“If you look for truth, you may find comfort in the end; if you look for comfort you will not get either comfort or truth only soft soap and wishful thinking to begin, and in the end, despair.” - C.S. Lewis
(Gospel Text: LK 12:49-53)
Jesus said to his disciples: "I have come to set the earth on fire, and how I wish it were already blazing! There is a baptism with which I must be baptized, and how great is my anguish until it is accomplished! Do you think that I have come to establish peace on the earth? No, I tell you, but rather division. From now on a household of five will be divided, three against two and two against three; a father will be divided against his son and a son against his father, a mother against her daughter and a daughter against her mother, a mother-in-law against her daughter-in-law and a daughter-in-law against her mother-in-law."
Easier said than done.”
How often do we repeat this phrase in our daily lives? We use it so often it’s become a clichéd excuse for inaction when confronted with some obstacle, either real or imagined. We casually dismiss advice and suggestions as too insurmountable.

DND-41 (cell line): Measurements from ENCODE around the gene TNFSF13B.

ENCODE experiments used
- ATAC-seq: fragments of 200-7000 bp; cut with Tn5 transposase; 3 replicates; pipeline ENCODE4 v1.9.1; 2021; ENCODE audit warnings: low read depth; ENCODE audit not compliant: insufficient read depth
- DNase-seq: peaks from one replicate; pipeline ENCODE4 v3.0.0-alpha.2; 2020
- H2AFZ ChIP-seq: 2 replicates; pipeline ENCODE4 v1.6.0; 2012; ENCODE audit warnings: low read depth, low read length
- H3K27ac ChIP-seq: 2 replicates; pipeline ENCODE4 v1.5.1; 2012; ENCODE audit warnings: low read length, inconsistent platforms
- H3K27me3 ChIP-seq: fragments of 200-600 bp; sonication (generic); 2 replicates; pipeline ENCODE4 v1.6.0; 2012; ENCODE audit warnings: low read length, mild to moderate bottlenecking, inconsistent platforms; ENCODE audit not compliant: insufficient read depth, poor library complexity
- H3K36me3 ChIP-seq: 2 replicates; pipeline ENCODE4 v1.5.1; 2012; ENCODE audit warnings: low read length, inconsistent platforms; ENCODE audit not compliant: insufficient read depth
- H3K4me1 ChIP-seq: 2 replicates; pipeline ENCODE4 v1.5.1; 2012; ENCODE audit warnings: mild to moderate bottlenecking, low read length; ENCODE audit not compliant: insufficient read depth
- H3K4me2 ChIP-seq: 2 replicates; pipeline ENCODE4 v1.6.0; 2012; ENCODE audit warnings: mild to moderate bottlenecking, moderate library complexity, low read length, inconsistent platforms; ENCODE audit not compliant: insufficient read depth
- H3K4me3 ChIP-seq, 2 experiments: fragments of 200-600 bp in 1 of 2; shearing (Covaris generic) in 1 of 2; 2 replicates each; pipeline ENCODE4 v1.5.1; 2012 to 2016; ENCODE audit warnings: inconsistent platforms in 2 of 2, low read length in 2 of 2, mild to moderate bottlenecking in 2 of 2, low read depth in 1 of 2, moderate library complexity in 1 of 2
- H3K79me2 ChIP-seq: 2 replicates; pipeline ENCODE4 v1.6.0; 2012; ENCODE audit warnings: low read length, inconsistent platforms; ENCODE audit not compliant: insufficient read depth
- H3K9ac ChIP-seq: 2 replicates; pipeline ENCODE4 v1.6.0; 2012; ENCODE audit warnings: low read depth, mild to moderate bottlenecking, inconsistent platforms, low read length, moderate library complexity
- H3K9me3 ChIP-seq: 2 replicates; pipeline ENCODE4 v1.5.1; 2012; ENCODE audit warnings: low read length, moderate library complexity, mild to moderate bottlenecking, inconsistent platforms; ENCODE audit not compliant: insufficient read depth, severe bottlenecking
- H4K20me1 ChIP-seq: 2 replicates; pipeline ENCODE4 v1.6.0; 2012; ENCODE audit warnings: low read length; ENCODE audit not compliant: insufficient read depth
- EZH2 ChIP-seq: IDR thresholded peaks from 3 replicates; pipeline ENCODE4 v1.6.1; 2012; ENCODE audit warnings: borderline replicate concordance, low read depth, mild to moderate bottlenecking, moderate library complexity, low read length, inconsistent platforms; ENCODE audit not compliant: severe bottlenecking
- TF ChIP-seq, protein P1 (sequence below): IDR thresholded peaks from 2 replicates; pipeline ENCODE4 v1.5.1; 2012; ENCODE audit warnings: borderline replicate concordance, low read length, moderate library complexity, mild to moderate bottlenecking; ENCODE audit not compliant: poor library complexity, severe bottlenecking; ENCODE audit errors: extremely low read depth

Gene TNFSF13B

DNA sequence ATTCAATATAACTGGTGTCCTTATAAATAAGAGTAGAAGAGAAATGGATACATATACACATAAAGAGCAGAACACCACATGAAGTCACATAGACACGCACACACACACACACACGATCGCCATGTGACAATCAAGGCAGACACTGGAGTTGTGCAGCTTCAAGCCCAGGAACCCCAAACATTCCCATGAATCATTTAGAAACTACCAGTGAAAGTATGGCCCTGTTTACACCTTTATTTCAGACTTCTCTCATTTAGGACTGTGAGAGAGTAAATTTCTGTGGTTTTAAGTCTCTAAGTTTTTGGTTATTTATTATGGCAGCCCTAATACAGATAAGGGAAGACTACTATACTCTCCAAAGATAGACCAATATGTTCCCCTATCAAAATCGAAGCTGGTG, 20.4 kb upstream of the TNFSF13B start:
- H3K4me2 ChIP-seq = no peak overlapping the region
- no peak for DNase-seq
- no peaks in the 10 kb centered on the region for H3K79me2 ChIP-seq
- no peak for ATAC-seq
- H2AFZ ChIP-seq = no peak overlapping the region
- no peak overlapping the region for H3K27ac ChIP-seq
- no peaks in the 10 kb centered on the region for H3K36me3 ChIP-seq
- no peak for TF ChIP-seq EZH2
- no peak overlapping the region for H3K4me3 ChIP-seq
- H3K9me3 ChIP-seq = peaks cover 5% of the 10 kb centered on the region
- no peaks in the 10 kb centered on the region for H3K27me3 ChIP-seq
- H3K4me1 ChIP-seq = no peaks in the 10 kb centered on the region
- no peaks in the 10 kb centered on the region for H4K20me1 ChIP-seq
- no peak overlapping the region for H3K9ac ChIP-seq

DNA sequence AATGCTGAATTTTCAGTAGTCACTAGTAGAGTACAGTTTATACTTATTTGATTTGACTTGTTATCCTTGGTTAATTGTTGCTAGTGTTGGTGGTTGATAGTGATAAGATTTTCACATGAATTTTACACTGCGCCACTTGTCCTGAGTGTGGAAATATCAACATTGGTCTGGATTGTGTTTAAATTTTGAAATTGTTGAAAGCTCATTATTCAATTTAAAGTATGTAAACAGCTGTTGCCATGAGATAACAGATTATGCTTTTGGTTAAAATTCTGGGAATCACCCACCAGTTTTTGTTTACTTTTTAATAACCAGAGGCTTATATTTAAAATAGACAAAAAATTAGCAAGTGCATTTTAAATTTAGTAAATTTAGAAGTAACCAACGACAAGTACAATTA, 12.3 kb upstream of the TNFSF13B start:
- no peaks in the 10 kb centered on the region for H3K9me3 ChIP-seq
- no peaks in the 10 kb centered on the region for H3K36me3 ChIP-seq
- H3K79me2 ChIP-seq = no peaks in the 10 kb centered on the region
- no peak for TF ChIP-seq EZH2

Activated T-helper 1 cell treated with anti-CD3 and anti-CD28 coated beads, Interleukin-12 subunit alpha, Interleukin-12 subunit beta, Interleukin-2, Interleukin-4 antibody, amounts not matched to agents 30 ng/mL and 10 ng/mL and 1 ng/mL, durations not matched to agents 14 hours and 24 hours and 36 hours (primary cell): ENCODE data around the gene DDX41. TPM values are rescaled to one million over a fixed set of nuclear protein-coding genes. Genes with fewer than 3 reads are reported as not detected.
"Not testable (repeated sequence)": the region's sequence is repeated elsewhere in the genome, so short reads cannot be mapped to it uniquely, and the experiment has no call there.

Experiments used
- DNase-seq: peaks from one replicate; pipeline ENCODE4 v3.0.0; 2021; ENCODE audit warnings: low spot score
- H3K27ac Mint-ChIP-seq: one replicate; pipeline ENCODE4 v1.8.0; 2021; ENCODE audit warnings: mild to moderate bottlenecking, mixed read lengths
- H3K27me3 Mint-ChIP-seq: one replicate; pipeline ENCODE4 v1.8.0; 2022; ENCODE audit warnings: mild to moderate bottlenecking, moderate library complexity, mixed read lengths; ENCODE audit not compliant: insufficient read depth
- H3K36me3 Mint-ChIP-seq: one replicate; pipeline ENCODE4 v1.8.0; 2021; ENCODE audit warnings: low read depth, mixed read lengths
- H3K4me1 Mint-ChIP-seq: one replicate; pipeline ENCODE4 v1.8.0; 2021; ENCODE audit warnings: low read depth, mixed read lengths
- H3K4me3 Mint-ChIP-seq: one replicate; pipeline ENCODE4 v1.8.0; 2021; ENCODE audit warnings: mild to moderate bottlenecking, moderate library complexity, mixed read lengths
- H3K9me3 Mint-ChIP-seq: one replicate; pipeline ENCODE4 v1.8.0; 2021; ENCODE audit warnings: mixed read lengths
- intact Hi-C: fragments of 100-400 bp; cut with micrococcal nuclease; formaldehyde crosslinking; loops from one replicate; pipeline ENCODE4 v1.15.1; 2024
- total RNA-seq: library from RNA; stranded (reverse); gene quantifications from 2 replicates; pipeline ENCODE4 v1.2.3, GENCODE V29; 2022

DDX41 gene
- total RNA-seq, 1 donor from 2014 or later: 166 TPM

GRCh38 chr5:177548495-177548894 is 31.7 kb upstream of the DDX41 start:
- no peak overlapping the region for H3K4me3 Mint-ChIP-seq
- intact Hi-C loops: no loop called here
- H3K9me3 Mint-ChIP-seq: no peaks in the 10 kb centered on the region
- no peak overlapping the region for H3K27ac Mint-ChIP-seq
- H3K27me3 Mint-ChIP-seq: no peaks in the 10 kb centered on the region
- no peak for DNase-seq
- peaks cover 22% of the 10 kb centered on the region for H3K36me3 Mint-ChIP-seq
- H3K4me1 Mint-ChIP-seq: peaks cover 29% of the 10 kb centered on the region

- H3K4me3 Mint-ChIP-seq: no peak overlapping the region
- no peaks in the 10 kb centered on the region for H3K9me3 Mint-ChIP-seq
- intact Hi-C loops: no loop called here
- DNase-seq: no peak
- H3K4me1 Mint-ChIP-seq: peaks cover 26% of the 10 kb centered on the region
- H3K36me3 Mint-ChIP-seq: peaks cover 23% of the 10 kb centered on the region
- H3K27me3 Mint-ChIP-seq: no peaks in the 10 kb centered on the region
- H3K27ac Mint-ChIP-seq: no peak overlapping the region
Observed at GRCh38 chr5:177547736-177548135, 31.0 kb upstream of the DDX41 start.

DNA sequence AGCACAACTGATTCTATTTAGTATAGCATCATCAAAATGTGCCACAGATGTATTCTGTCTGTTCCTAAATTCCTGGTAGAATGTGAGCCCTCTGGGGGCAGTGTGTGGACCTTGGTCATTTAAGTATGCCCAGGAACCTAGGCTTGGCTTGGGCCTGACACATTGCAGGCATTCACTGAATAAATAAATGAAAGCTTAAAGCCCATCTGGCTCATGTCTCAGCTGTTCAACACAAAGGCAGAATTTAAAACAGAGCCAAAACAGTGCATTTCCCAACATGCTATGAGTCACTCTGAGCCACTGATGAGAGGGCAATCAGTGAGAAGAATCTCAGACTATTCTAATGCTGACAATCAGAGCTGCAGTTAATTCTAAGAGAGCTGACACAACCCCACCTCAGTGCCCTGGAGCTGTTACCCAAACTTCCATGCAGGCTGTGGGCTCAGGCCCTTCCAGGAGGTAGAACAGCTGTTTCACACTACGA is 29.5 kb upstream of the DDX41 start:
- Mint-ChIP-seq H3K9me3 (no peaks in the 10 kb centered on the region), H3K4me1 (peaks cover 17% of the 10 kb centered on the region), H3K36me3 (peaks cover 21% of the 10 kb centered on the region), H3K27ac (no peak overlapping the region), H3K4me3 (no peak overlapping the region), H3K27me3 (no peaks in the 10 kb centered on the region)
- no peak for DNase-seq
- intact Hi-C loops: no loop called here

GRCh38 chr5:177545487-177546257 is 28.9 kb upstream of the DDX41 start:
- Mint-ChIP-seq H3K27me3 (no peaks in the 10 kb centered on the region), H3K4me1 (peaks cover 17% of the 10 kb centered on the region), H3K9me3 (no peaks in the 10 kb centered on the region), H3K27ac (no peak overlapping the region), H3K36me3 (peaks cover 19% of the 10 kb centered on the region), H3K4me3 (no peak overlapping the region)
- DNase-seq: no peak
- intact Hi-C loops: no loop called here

Less often, however, someone will respond with “Well, I did,” or “It worked for me.” Nothing is as disarming as hearing someone else has done exactly what we’ve shrugged off as “easier said than done.” These instances are cause for pause, to be certain, and can make us rethink our own perceptions of what we can, and should, do.
In our reading, Jesus reminds us that following his word brings about certain challenges and divisions, assuring listeners (and readers) that a Catholic life is not always easy. Nonetheless, he still calls upon us to follow his teachings and to submit ourselves to God at any cost.
“Easier said than done.”
It’s a challenge.
It’s a challenge for us to do as we ask others to do, to be what we ask others to be, and to live a life that may cause divisions. But that’s what being a good and honest human being calls for, at times. When confronted with a hypothetical, it’s easy for us to imagine (or hope) what we’d do in a trying situation. We must remind ourselves (or, rather, allow God to remind us) that, though the righteous path is often “easier said than done,” we are more than an empty promise to ourselves and God, but we are doers.